Waterproofing Electronics Using Nanotechnology
The premise of nanotechnology is that once you start looking at things smaller than 100 nanometers, you’ll notice that the normal rules of physics don’t apply. This means that you can start manipulating things to your advantage, such as creating materials that have superior properties. One desirable property is called “the hydrophobic effect” which means that a material can then repel water. For example, a company called Nanotex uses hydrophobic coatings on clothing or bed sheets to prevent stains. Another obvious application for hydrophobic materials is in the protection of electronics.
It’s been more than five years since we last looked at companies like Europlasma and P2i which are both developing methods to waterproof electronics using nanotechnology. Last year, Europlasma was acquired by Andlinger & Company, a private equity firm that already owns another company called “Coating Plasma Innovation” which uses plasma technology for coatings. P2i claims that their technology is being used by the “world’s leading phone manufacturers including Huawei, Lenovo, Motorola, Sony and Xiaomi,” and they recently released a new product line called Dunkable. Both companies appear to be alive and well, but another competitor came across our radar recently that seems to be making a lot of progress in the area of waterproofing electronics.
Waterproofing Electronics Using Nanotechnology
Founded in 2011, Utah startup HZO has now raised $225 million in capital with 12 worldwide factories and a contracted workforce that will exceed 2,000 people this year. The company’s core product offering is their revolutionary Spectrum of Protection™ technologies, proprietary equipment, and unique processes that help make electronics waterproof and resistant to corrosion. Their most recent round of funding – $40 million in a Series D round and $30 million in debt funding – will be used to build on “the triple-digit growth the company experienced each of the last two years.” Their wide range of coating solutions fall into two broad categories.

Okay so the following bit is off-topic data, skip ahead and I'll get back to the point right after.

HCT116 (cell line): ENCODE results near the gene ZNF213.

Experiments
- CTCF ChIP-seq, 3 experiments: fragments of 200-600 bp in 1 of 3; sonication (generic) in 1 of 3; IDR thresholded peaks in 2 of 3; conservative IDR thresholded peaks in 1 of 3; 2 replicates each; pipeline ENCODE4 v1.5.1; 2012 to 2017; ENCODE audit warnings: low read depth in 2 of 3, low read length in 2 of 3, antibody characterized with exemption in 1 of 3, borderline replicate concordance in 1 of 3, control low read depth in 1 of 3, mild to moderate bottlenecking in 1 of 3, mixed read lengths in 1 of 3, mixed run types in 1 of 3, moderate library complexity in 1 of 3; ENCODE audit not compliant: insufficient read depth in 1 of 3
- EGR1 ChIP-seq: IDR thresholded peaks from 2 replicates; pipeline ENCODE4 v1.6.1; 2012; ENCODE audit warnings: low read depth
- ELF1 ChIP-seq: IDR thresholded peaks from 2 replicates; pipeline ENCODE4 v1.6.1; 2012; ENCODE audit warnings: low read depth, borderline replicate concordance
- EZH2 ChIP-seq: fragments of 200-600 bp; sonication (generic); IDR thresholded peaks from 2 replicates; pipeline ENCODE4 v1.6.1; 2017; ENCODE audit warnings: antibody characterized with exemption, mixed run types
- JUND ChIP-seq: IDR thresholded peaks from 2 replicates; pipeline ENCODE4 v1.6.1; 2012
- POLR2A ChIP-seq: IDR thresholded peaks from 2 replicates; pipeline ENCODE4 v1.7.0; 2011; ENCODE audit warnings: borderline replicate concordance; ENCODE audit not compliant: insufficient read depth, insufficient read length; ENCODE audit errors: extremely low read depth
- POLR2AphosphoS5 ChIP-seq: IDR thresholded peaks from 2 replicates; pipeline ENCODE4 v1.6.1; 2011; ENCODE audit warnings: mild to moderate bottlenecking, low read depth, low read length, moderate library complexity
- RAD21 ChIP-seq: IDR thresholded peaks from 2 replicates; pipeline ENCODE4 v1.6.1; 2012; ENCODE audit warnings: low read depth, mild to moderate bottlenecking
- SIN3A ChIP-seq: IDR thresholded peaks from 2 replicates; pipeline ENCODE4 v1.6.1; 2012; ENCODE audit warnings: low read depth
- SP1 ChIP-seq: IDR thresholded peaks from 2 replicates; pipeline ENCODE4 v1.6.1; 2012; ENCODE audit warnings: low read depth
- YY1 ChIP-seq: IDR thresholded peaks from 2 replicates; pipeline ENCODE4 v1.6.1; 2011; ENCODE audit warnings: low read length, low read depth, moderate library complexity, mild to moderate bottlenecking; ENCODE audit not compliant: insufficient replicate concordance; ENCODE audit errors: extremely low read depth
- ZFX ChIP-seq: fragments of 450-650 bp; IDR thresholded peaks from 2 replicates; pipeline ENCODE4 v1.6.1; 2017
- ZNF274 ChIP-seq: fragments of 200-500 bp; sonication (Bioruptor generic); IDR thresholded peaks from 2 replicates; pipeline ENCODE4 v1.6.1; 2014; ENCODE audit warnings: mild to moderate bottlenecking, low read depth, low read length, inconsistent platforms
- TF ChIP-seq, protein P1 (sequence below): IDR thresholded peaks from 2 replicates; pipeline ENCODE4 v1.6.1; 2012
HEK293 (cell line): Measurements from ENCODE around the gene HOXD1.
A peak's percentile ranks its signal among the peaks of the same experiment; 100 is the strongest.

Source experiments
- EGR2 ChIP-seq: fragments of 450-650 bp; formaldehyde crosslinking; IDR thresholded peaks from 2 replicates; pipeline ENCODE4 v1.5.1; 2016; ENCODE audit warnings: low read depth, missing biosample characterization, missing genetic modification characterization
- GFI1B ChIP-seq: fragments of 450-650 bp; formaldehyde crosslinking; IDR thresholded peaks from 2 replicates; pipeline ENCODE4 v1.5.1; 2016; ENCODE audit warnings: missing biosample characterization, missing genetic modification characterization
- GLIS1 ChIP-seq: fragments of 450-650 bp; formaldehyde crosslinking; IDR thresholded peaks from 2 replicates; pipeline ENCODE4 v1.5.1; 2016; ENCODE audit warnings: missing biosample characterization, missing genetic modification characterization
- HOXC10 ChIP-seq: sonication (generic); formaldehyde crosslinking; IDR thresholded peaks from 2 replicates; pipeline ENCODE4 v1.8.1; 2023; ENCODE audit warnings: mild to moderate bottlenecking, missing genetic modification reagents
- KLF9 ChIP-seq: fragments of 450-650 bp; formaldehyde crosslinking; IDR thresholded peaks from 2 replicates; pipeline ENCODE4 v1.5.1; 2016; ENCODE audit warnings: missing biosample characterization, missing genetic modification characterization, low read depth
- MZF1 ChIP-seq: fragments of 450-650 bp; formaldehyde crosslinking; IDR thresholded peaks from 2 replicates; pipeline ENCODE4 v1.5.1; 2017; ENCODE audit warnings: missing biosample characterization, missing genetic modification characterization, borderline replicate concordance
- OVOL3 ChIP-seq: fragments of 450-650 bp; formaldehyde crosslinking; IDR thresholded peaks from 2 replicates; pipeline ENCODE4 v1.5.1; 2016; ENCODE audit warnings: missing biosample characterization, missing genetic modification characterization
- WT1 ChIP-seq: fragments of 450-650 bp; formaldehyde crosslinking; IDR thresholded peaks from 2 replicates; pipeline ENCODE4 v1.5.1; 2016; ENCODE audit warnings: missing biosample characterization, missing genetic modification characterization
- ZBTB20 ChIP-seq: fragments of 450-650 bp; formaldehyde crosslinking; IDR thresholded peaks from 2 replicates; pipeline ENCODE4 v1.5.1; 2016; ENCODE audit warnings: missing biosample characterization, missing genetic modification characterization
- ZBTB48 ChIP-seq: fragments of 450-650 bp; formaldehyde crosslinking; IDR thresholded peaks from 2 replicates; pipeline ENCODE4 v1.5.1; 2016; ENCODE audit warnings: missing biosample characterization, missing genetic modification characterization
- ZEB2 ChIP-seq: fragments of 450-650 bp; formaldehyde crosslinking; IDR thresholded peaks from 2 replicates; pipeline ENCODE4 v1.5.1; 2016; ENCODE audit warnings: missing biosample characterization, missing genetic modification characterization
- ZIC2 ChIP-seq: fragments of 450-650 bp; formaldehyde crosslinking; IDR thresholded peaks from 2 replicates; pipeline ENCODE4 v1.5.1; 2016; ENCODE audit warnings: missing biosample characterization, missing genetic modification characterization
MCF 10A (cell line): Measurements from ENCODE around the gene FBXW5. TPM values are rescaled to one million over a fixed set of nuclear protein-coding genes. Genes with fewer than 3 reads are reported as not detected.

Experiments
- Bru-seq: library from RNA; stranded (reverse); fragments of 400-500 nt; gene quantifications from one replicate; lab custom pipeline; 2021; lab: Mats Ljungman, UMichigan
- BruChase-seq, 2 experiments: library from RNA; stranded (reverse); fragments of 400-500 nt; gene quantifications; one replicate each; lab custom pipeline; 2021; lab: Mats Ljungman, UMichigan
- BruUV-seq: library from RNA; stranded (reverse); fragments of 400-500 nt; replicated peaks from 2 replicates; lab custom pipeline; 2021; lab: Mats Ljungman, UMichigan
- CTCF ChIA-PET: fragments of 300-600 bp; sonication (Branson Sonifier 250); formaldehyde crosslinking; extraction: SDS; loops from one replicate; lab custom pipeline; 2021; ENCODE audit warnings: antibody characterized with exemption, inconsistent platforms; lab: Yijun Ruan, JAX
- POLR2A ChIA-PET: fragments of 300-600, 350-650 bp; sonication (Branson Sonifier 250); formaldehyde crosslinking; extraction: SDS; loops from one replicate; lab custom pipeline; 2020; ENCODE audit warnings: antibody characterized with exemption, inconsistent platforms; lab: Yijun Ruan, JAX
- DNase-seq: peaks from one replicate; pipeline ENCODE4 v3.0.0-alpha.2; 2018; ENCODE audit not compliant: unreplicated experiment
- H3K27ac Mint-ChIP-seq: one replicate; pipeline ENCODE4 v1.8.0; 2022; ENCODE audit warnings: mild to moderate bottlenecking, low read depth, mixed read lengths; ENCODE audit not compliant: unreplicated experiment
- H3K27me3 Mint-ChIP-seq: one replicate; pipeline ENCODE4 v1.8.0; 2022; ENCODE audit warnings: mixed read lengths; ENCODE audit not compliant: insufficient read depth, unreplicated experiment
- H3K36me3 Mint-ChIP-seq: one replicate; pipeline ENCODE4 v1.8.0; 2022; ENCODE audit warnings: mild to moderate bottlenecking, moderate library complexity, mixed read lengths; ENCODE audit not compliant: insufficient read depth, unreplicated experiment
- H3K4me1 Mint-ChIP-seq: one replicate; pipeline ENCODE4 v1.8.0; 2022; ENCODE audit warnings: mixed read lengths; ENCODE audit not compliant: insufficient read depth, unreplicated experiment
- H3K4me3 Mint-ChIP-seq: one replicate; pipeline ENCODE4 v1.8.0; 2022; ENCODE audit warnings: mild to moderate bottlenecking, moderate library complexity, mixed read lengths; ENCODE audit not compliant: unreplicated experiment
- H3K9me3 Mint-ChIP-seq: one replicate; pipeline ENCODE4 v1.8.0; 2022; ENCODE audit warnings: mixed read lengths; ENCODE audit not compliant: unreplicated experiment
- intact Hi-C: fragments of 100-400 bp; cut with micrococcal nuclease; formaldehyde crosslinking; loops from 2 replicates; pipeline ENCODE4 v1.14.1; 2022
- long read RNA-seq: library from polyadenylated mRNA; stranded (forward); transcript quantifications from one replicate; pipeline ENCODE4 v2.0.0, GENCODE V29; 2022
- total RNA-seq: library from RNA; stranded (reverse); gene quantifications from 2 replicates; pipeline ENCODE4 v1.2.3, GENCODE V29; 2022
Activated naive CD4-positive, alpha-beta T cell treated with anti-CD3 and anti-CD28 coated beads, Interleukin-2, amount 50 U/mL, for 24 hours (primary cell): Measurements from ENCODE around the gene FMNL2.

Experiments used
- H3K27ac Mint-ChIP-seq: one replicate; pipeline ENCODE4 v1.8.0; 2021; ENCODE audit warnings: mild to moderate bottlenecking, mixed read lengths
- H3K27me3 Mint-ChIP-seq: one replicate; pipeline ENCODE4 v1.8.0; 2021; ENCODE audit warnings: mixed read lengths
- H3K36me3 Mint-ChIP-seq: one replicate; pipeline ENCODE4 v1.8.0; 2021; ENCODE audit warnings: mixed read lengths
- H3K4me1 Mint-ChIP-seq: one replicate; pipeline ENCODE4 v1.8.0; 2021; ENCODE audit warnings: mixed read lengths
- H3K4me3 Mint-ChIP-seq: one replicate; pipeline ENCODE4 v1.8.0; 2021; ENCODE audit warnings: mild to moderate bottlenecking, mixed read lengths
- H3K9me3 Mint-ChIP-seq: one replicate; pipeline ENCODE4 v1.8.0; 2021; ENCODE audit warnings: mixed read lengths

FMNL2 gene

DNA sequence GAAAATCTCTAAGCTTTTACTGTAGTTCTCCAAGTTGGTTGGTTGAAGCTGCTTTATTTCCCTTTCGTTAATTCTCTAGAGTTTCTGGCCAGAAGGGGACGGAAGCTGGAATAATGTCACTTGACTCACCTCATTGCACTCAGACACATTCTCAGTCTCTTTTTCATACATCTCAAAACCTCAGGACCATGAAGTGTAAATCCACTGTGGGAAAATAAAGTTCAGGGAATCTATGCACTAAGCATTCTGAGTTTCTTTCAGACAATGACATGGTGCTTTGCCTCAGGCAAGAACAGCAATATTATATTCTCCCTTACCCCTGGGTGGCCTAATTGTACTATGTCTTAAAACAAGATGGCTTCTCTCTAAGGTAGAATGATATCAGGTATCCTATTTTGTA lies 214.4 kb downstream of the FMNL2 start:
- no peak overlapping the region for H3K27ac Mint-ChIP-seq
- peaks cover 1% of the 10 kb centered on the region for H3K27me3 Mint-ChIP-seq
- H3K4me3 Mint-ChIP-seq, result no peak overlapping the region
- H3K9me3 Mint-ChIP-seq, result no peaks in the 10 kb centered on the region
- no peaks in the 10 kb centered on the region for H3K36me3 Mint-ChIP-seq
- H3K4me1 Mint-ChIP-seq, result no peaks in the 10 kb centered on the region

- Nano Coatings – simple to apply in manufacturing and offer protection against splashes like rain or sweat
- Barrier Coatings – called Parylene, this micron-thin coating provides significant protection against prolonged submersion or extremely corrosive environments
HZO also produces the vapor deposition equipment used to apply their coatings, offering “the largest coating chambers in the industry and proven high-throughput technology capable of coating millions of units.”
Among the companies using HZO’s technology include big names like Nike, Rakuten Kobo, Motorola, Dell, and Netatmo, all of which have disclosed publicly that HZO is the company behind their waterproofed electronics devices. In order to understand HZO’s technology better, we need to look at the standards applied when making electronic products durable. (It’s actually quite useful to know the next time you go shopping for electronics.)
Ingress Protection Marketing
The International Electrotechnical Commission (IEC) is a standards organization tasked with “International Standards and Conformity Assessment for all electrical, electronic and related technologies.” Drop a toaster in your evening bath and you’ll quickly see why electrical devices need some sort of regulatory body governing safety and other aspects including when a manufacturer can deem something to be “waterproof.” Let’s take the latest Samsung smartphone, the S10, which retails for a cool $1250. If you look through the user manual, you’ll come across the below statement: